Key Moments in the Laser's First Half Century

Former Hughes Aircraft Company researchers Daniel Nieuwsma and Bob Byren recall the birth of the laser and the past three decades they have spent taking the technology in new directions
Raytheon, laser, Hughes


On August 6, 1960, Hughes Research Laboratories scientist Theodore Maiman published a study in Nature (pdf) describing his experiments with "stimulated optical radiation in ruby." (Scientific American is part of Nature Publishing Group.) With this research, he took the laser—originally "Light Amplification by Stimulated Emission of Radiation"—out of the realm of science fiction and created a tool that would change the world in ways few people could have conceived of at the time.

These possibilities tantalized many companies, including General Motors, Boeing and Raytheon, each of which has owned a piece of Hughes Research Laboratories over the past few decades. The lab, established by Howard Hughes in the 1940s to do research and development for his Hughes Aircraft Company, has since been renamed HRL Laboratories and is still jointly owned by GM and Boeing (Raytheon sold its stake in 2007).

In 1979, Daniel Nieuwsma and, later that year, Bob Byren joined Hughes Aircraft Company's Laser Engineering Division with the hope of developing new types of lasers and new ways of using the technology. Whereas Malibu, Calif.–based Hughes Research Laboratories was the company's research arm, anything that promised to have a practical application came down to Hughes Aircraft Company, located in Culver City, Calif.

The U.S. military at that time was interested in the laser for its ability to improve radar, guide long-range weapons and potentially serve as a weapon itself. However, Nieuwsma, now senior principal physicist for Raytheon Space and Airborne Systems' (SAS) Optics and Lasers Department, and Byren, principal engineering fellow and technology area director for electro-optical, infrared and laser technology at SAS, recognized the technology's potential in other areas, including communications, electronics and medicine.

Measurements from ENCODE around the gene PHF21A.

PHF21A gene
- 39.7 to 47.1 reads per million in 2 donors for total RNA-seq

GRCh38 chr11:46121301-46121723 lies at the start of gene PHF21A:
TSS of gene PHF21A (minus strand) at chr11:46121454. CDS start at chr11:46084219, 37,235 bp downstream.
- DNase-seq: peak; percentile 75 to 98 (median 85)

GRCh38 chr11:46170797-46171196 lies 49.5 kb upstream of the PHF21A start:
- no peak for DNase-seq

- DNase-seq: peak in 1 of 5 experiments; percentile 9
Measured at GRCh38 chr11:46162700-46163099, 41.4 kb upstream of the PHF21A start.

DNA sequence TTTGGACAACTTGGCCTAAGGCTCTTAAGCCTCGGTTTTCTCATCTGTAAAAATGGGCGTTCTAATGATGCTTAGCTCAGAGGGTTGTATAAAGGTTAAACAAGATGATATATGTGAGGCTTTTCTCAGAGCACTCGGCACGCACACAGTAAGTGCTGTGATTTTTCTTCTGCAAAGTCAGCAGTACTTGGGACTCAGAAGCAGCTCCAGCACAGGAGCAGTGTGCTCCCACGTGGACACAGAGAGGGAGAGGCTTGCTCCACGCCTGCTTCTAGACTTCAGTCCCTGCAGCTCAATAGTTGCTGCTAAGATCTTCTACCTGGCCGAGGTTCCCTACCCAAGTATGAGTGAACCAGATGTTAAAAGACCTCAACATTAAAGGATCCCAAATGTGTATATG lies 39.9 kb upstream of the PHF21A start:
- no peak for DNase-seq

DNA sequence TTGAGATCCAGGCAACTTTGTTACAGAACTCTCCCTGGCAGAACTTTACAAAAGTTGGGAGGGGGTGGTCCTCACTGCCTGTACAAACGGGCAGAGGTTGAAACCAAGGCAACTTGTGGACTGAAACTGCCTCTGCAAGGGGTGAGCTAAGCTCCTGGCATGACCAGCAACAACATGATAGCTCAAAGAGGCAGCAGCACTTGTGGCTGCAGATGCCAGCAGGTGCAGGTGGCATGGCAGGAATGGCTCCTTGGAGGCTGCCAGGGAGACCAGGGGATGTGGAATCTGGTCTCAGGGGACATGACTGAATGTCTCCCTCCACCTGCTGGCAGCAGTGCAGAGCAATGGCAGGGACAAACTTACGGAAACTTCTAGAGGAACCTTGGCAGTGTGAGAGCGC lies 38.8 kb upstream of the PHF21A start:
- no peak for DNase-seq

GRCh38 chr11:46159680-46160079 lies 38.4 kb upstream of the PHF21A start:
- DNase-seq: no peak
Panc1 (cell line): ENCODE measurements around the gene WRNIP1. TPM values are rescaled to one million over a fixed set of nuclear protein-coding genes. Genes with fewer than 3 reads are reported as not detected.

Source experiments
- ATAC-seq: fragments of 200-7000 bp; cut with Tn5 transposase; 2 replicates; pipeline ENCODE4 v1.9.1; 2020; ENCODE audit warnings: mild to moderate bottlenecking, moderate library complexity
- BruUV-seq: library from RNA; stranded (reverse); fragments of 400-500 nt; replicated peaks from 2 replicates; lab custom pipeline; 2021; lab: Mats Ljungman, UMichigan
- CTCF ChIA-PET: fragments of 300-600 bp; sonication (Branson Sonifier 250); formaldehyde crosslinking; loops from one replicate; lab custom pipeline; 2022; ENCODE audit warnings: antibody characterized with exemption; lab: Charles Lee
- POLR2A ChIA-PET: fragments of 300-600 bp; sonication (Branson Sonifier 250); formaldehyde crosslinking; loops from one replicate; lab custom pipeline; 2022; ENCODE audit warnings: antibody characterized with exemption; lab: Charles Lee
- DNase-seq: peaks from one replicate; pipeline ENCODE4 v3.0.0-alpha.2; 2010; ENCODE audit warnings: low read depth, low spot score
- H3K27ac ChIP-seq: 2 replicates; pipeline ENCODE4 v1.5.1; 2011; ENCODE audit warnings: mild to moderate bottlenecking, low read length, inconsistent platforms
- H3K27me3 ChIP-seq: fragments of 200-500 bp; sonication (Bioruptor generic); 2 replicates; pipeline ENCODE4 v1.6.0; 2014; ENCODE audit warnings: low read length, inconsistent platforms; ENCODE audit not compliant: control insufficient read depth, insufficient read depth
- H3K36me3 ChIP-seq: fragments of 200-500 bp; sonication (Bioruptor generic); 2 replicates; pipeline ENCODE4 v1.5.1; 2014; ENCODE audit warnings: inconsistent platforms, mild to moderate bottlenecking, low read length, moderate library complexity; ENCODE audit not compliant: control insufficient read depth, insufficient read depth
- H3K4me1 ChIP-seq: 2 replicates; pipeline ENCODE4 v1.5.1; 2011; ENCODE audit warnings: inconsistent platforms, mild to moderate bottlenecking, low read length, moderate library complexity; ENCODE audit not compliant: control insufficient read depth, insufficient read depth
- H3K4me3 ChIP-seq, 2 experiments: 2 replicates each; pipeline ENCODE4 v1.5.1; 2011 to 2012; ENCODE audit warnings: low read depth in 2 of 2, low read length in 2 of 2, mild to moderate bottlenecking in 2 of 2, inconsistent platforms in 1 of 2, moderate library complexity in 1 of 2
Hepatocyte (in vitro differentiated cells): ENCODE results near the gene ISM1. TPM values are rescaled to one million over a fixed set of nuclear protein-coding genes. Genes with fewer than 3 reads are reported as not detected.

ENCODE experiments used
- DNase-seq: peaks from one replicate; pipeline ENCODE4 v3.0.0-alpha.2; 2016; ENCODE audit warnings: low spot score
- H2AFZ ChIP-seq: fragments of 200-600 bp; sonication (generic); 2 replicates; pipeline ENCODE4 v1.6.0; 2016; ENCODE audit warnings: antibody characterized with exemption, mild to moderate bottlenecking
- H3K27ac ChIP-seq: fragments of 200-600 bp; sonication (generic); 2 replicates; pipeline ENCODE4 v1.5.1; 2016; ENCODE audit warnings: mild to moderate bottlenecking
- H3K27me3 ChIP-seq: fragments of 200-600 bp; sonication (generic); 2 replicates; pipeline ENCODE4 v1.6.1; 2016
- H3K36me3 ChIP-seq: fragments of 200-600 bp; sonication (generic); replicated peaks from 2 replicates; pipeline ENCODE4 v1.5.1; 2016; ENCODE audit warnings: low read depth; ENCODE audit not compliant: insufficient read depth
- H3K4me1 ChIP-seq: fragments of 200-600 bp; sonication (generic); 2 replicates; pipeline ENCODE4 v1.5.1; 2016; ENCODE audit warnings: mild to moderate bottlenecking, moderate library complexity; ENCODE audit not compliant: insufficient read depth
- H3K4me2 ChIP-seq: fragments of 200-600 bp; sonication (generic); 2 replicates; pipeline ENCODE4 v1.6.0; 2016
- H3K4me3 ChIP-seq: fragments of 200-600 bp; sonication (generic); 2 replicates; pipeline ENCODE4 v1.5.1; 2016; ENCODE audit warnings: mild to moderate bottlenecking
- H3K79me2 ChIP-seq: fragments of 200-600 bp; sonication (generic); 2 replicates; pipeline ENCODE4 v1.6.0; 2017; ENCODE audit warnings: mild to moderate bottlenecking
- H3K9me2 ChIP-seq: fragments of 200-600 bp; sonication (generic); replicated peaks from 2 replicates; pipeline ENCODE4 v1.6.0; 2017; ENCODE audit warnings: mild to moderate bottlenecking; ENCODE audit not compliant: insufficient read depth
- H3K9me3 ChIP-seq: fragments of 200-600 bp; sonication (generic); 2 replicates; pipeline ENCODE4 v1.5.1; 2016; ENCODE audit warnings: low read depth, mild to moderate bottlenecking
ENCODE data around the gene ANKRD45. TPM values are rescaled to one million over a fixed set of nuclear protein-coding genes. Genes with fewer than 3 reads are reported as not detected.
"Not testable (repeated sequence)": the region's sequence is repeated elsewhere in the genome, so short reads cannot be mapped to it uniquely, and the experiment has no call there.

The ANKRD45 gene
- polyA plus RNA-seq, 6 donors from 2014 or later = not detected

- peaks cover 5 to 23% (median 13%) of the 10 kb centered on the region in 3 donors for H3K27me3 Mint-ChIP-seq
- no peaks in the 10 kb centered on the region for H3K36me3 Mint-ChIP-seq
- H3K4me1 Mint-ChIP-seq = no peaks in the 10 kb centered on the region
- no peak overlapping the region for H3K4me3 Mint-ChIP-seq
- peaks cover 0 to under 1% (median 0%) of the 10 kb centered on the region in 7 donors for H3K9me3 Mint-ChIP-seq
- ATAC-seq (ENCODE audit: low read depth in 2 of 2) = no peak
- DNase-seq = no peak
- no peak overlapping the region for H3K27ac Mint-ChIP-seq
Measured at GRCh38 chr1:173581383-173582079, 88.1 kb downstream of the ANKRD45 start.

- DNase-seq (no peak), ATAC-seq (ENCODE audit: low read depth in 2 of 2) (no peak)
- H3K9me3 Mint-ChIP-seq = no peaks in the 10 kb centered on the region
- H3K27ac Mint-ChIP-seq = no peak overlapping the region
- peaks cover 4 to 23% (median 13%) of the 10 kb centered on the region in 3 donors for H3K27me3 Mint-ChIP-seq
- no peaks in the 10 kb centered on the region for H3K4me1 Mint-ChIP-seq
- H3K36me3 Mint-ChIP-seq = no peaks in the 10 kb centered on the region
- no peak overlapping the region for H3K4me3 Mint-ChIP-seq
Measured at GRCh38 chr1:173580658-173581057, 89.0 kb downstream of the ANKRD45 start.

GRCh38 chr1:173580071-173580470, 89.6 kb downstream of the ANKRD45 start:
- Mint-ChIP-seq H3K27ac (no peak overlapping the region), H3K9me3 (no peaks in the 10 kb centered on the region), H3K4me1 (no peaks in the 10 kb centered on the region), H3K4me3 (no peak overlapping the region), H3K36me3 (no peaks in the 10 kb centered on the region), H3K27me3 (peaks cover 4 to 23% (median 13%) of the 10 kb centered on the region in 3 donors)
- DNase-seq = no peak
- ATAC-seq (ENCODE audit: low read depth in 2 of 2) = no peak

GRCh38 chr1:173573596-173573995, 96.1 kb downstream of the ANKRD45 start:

Scientific American recently spoke with Nieuwsma and Byren about the laser's past, present and future.

[An edited transcript of the interview follows.]

Was the purpose for building the first laser to prove theories put forward by Einstein, Planck and other scientists regarding radiation, or did the Hughes researchers have a more practical application in mind?

Nieuwsma: Hughes' and Ted Maiman's laser work was an evolution of MASER [Microwave Amplification by Stimulated Emission of Radiation] work from the 1940s and '50s that tried to create more powerful microwave sources to improve things like the capability of radar systems. [Maiman] worked his way up to the laser [which uses light waves] as a way to get even more power.

Byren: With light, even though there are some limitations on transmission related to atmospheric conditions, you're operating on three orders of magnitude higher than microwaves in terms of frequency, with 1,000 times better resolution, meaning you can pack 1,000 times more information into light waves than into microwaves. The increase in frequency is also an advantage in bandwidth in terms of [transmitting] information. That's the whole idea behind fiber optics technology.

So the laser was not a solution in search of a problem, as has been said in the past?

Nieuwsma: When the laser was first developed no one could have possibly envisioned the number of uses we see today. Maybe that's really where the criticism of the technology came from.

Byren: It was a little bit chicken-and-egg. In the popular press, people were talking about laser weapons, and when those didn't materialize, people wondered what it could be used for. Meanwhile, in the background, scientists were working on this.

When each of you started with Hughes in 1979, what type of laser work were you doing?

Nieuwsma: I was hired to help bring in some of the lasers out of the labs and into production. Part of this was using lasers to make range finders or target designators that soldiers could use on the ground to illuminate a target for aircraft. A laser seeker attached to a bomb could fly into the illumination made by the laser. Lasers were mostly used as sensors and for precision munitions targeting to get exactly what you're aiming at more accurately.